When Enrique Mazzola steps into the pit on Sept. 17 to lead Giuseppe Verdi’s “Macbeth,” it will be his first production as Lyric Opera of Chicago’s new music director — a position he views as a dream job.
When he left Chicago after guest conducting his final performance of Bellini’s “I Puritani” in February 2018, he allowed himself to imagine how “beautiful” it would be to serve as Lyric’s music director.
The Spanish-born Italian maestro felt a strong rapport with the company’s orchestra and chorus, and equally important, he really liked Chicago. “I’m very European,” he said, “and I’ve seen other [American] cities which do not have a concept of city as we Europeans have. Here in Chicago, it’s more European style, and you can really walk from Lincoln Park to the South Loop.”
Those were just musings, though, because Andrew Davis had been the company’s highly effective music director for nearly 20 years and seemingly had no plans to leave. But a year or so later, everything changed. Davis decided to retire, and the company approached Mazzola about taking over as his replacement. He couldn’t believe his ears when the proposal came.
“I was stunned,” Mazzola said. “I could not say yes in a proper way, because it was such an emotional moment.”
When Mazzola’s five-year appointment was announced in September 2019, Anthony Freud, Lyric’s general director, president and CEO, said the company compiled a list of more than 20 qualities it sought in candidates for the position, ranging from being a world-class vocal coach to possessing a serious commitment to education and community engagement.
“Enrique checked all the boxes, I have to say,” Freud said at the time. “He has worked here now on a couple of occasions, and those were extraordinarily happy experiences for everybody . . . It quickly became apparent that Enrique was the ideal successor to Sir Andrew.”
Mazzola, 53, has led numerous opera performances on many of the world’s major stages like the Salzburg Festival, Metropolitan Opera and Glyndebourne Festival Opera, and served seven years as artistic and music director of the Orchestre National d’Ile de France in Paris.
He believes that two of the most important ingredients for being a good opera conductor are understanding the workings of an opera company from top to bottom and getting the necessary experience in the pit. Both points might sound obvious, he said, but some young conductors try to find short cuts, which don’t always work out.
Enrique Mazzola will lead three operas a season as Lyric Opera of Chicago’s new music director, and he plans to make a point of always conducting the season opener, as he will this year with “Macbeth.” Anthony Vazquez/Sun-Times
“The jump from the symphonic podium to the pit podium is very difficult,” he said. “In the end, in the show, everything is in the hands of the conductor. I start. I close. I accelerate. I save. I smile. I support.”
Mazzola discovered conducting as a member of the children’s chorus at Milan’s La Scala when he was 7 or 8. He was asked to sing a solo in Alban Berg’s “Wozzeck,” and though it was not until the end of the opera, he had to arrive early, get into costume and wait for his moment.
While sitting backstage, he watched famed conductor Claudio Abbado on a grainy monitor and became enthralled as a gesture elicited a roaring bass drum. “This is magic,” he remembers thinking. “I want to do what this man is doing.”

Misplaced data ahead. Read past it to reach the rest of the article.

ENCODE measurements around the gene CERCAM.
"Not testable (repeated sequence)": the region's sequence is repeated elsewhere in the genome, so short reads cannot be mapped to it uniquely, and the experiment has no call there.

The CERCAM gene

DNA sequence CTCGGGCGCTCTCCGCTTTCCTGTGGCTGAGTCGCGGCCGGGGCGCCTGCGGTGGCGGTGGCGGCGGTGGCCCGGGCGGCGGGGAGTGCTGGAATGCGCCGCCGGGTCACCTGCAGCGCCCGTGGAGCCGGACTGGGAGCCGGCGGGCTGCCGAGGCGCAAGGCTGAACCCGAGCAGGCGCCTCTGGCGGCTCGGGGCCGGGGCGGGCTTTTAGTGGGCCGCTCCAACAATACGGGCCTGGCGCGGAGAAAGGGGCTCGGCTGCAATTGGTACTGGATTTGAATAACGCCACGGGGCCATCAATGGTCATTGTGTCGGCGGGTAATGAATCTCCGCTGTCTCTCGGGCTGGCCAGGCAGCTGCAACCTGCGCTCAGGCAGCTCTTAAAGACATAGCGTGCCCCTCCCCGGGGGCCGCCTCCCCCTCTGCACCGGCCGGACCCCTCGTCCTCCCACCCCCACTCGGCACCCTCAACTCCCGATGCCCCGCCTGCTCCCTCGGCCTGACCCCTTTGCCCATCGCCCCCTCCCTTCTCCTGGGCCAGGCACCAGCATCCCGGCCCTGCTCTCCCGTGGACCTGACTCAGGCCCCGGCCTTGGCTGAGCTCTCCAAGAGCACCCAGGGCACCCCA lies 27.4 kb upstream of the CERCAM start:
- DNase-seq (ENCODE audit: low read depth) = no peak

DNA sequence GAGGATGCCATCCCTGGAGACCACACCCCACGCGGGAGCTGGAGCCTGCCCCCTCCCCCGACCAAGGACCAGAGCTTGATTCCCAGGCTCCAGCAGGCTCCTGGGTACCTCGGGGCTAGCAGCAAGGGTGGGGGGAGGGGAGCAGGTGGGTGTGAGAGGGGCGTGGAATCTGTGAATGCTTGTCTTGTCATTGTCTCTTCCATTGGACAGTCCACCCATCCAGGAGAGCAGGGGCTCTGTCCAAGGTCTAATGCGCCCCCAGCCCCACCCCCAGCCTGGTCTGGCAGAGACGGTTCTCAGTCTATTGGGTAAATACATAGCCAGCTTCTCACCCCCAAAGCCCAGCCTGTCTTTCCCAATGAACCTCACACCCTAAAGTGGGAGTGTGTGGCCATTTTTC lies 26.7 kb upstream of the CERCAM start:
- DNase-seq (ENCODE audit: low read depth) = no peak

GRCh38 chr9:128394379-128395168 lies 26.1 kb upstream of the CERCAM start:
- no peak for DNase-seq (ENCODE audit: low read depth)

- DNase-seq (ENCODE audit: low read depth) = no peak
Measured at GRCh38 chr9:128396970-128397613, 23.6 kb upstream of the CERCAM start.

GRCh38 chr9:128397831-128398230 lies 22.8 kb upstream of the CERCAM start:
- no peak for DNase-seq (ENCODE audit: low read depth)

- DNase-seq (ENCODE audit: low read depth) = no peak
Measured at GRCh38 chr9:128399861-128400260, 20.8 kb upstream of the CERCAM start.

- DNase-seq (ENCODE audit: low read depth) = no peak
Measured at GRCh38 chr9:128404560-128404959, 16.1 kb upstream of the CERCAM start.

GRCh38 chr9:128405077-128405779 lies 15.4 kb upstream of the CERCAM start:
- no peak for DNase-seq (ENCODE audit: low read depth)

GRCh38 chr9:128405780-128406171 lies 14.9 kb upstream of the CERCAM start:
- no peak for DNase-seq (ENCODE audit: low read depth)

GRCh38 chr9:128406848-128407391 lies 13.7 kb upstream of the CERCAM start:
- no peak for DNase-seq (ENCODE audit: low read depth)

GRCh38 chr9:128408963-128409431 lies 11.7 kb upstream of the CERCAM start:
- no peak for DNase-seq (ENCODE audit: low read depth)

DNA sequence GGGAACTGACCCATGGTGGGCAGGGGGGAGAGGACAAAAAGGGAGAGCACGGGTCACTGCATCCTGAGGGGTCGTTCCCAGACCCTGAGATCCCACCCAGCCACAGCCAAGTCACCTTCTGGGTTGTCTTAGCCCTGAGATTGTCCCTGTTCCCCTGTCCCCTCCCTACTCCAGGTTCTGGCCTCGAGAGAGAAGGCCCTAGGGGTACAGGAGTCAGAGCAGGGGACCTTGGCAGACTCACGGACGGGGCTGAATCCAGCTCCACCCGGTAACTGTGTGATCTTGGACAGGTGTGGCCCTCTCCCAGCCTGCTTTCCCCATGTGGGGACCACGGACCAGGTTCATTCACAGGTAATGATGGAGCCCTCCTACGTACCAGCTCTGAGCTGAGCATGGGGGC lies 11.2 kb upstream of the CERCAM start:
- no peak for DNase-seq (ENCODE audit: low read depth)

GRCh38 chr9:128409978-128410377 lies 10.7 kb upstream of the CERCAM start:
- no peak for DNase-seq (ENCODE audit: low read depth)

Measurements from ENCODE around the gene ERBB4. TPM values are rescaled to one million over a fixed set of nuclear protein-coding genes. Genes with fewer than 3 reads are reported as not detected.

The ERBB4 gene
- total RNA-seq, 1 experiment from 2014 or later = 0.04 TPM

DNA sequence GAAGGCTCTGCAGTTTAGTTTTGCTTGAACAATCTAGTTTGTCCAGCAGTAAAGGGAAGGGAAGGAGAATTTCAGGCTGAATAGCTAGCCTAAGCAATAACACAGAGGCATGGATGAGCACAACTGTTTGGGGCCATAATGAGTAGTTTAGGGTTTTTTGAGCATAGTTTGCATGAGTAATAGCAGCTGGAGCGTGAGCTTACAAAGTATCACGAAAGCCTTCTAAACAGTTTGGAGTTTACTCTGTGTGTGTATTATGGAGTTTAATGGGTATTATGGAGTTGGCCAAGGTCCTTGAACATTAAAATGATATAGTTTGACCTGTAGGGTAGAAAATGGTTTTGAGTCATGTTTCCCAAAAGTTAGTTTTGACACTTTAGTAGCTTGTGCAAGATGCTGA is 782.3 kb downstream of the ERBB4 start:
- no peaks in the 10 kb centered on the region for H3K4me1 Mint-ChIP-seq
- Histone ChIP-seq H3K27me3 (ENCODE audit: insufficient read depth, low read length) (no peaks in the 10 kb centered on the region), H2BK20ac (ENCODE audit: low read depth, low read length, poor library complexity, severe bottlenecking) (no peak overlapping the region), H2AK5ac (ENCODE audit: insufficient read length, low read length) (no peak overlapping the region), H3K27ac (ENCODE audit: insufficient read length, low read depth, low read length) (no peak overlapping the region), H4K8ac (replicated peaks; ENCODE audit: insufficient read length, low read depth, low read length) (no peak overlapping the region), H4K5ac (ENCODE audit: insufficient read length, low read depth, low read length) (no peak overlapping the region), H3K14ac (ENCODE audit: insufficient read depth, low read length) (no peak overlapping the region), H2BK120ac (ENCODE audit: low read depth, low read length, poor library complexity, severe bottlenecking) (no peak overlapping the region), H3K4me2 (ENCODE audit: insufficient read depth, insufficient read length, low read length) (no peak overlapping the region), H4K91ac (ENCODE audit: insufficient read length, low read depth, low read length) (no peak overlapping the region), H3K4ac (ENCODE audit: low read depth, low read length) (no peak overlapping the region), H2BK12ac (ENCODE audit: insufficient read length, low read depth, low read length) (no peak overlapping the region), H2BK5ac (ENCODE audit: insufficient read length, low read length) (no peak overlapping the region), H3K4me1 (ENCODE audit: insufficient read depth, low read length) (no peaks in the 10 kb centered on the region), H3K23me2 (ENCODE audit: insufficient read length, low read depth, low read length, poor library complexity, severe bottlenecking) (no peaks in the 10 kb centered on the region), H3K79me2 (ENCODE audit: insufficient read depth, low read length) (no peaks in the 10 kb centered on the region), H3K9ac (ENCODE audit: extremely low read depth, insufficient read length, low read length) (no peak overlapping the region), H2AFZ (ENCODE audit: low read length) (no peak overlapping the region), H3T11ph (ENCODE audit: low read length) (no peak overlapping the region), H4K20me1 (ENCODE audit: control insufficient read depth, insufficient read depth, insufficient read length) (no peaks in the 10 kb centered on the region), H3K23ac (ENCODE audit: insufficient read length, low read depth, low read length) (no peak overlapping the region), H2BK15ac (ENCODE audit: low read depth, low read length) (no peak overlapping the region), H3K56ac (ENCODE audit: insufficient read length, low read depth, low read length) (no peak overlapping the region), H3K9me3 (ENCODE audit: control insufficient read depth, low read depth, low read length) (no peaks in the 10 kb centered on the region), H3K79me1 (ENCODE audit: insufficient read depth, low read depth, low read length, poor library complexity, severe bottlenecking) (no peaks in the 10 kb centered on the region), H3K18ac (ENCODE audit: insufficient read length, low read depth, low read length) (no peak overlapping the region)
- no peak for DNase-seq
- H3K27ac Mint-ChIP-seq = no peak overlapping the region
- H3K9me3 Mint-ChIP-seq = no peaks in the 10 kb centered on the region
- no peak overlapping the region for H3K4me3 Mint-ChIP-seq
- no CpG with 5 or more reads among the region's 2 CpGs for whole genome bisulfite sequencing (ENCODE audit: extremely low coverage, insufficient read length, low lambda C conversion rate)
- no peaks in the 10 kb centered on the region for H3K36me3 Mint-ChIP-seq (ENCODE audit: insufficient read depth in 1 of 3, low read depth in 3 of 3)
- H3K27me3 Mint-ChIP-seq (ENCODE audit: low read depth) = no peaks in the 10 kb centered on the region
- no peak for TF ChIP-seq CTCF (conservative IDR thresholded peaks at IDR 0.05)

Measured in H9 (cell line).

He will lead three operas a season as Lyric’s music director, and he plans to make a point of always conducting the season opener, as he will this year with “Macbeth,” followed Sept. 26-Oct. 8 by Donizetti’s “The Elixir of Love.”
“Macbeth” is part of Mazzola’s plan to lead five of Verdi’s early and comparatively less frequently heard operas — one a season. The project began in the fall of 2019 when Mazzola led “Luisa Miller” as music director designate and it was supposed to have continued last year with “Attila,” but because of the COVID-19 shutdown, that production turned into a digital series of concert highlights.
“‘Macbeth’ is such a classic,” the conductor said. “What is unique is that we have two geniuses, Shakespeare and Verdi, for the price of one.”
Mazzola also intends to put an emphasis on contemporary opera, including company commissions and a continuation of Lyric’s plan, announced several years ago, to present a recent English-language work each season.
“It is in my natural DNA to make commissions, to help people create new music,” he said. “I want to develop a dialogue with the people of Chicago, to explain to them that contemporary opera is not necessarily difficult or not nice to listen to. But it’s important, because it tells us about contemporary problems and issues.”
His third production Jan. 22-30, 2022 will be Missy Mazzoli’s chamber opera, “Proving Up,” which the company plans to present in the Goodman Theatre’s Owen Theatre. “She is an American woman composer,” he said, “and this is very important. We cannot continuously present men. We have to acknowledge that there are fantastic women composers, and this is their moment.”
The new music director embraces the calls for greater diversity and inclusion stemming from George Floyd’s killing last summer and intensified discussions surrounding race and gender inequities. In addition to trying to make Lyric’s offerings more accessible to everyone, he believes it’s important that systemic change happen within the company.
Mazzola acknowledges that he might like to add a complementary symphonic conducting post some day. But for now, when he is not in Chicago, he will devote himself to his principal guest conducting duties at Deutsche Oper Berlin and guest conducting, including regular visits to the London Philharmonic and Vienna Symphony.
Kyle MacMillan is a local freelance writer.